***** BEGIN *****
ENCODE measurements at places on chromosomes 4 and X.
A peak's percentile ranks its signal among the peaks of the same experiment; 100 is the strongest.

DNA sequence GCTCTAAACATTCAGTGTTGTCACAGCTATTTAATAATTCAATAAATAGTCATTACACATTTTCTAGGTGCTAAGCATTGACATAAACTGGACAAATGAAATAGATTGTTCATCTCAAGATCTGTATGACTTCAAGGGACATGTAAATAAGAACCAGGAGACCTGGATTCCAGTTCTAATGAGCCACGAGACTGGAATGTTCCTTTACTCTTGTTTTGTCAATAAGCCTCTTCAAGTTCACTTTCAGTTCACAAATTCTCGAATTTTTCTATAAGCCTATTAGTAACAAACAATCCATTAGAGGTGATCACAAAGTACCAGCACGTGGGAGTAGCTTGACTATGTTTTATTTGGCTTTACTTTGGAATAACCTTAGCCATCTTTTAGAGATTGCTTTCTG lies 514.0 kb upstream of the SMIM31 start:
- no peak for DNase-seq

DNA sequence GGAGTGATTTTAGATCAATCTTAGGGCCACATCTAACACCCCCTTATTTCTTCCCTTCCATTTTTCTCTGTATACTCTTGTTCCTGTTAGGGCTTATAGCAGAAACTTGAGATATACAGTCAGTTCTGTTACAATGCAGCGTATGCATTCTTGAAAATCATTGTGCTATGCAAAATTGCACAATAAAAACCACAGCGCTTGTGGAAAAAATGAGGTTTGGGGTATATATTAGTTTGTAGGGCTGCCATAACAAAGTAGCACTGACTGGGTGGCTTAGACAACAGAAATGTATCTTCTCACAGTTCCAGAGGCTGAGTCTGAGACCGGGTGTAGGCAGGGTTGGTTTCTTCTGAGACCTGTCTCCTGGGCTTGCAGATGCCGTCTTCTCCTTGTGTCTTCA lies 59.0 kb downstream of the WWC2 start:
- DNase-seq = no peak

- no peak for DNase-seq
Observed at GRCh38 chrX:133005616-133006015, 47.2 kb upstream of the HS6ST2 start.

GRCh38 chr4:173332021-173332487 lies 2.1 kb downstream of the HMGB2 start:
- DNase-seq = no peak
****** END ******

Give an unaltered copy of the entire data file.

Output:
ENCODE measurements at places on chromosomes 4 and X.
A peak's percentile ranks its signal among the peaks of the same experiment; 100 is the strongest.

DNA sequence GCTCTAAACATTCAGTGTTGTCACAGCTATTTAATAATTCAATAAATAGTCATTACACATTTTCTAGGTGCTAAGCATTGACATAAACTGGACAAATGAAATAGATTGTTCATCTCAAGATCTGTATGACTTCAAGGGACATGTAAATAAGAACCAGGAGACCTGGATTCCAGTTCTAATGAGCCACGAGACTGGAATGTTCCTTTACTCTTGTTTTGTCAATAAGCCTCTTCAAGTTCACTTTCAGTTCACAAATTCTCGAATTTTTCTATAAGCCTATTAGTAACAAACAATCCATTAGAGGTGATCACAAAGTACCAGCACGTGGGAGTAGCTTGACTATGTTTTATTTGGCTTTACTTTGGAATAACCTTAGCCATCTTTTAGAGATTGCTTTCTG lies 514.0 kb upstream of the SMIM31 start:
- no peak for DNase-seq

DNA sequence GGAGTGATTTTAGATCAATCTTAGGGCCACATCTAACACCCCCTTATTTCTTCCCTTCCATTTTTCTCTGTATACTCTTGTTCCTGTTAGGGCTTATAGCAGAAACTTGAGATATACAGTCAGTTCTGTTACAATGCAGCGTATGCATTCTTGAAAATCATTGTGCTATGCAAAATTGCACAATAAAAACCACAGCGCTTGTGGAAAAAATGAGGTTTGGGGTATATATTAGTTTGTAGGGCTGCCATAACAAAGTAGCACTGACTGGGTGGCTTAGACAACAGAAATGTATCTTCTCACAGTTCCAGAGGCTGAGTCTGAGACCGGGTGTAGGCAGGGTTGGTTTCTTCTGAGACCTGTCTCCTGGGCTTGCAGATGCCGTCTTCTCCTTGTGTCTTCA lies 59.0 kb downstream of the WWC2 start:
- DNase-seq = no peak

- no peak for DNase-seq
Observed at GRCh38 chrX:133005616-133006015, 47.2 kb upstream of the HS6ST2 start.

GRCh38 chr4:173332021-173332487 lies 2.1 kb downstream of the HMGB2 start:
- DNase-seq = no peak